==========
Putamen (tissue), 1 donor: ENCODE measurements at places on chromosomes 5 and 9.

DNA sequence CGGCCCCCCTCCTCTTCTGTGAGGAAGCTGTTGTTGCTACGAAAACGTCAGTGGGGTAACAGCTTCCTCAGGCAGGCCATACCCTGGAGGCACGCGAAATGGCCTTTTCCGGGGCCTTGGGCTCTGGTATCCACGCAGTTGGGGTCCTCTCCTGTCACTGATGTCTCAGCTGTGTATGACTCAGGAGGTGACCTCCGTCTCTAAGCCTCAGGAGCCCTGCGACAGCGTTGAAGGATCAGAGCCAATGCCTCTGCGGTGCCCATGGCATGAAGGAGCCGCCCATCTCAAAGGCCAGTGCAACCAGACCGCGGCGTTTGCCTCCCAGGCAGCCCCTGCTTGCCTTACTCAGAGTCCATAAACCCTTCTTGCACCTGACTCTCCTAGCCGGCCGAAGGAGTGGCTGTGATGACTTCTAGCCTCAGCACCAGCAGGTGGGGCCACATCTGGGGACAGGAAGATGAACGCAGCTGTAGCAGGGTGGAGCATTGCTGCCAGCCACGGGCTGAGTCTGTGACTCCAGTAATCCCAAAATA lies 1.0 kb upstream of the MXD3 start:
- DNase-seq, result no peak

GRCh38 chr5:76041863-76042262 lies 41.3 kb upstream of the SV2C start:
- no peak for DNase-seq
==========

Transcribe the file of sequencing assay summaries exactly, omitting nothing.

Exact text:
Putamen (tissue), 1 donor: ENCODE measurements at places on chromosomes 5 and 9.

DNA sequence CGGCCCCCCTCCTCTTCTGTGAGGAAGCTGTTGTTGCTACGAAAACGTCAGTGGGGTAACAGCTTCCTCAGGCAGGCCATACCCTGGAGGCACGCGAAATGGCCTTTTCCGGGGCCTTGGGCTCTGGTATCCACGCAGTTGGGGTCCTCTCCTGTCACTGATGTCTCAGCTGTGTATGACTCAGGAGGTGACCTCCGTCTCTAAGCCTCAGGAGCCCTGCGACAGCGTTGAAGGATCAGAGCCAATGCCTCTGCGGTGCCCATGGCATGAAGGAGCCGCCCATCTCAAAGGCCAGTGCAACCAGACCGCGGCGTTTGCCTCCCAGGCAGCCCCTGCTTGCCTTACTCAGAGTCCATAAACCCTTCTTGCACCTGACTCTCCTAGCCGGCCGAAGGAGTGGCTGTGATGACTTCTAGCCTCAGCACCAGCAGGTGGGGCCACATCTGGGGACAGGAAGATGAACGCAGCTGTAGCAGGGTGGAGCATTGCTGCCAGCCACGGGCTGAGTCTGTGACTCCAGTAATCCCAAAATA lies 1.0 kb upstream of the MXD3 start:
- DNase-seq, result no peak

GRCh38 chr5:76041863-76042262 lies 41.3 kb upstream of the SV2C start:
- no peak for DNase-seq